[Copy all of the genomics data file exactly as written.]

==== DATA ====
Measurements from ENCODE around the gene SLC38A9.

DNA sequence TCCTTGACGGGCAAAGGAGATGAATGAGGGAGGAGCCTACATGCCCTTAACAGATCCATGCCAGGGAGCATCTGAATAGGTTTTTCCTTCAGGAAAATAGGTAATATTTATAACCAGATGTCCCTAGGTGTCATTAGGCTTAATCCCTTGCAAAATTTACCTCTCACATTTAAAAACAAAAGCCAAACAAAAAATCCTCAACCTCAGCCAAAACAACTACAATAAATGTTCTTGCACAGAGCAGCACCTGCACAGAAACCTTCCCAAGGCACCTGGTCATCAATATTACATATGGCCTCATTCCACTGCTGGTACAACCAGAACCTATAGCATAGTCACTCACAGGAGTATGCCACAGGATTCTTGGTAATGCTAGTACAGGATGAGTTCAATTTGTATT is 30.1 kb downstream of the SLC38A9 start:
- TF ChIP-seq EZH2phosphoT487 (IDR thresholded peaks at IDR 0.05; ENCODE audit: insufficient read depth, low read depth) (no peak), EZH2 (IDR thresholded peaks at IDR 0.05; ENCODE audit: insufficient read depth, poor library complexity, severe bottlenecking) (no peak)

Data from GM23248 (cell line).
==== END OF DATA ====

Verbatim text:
Measurements from ENCODE around the gene SLC38A9.

DNA sequence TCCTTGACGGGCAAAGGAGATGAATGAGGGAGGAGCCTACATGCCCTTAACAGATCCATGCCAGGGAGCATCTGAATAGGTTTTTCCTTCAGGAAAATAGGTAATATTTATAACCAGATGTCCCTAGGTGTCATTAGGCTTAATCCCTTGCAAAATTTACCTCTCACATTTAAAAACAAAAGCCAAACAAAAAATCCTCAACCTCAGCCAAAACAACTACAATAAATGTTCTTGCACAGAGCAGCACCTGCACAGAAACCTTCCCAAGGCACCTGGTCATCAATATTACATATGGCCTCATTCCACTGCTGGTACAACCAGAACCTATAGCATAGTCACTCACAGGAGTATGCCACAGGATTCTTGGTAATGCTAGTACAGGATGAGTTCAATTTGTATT is 30.1 kb downstream of the SLC38A9 start:
- TF ChIP-seq EZH2phosphoT487 (IDR thresholded peaks at IDR 0.05; ENCODE audit: insufficient read depth, low read depth) (no peak), EZH2 (IDR thresholded peaks at IDR 0.05; ENCODE audit: insufficient read depth, poor library complexity, severe bottlenecking) (no peak)

Data from GM23248 (cell line).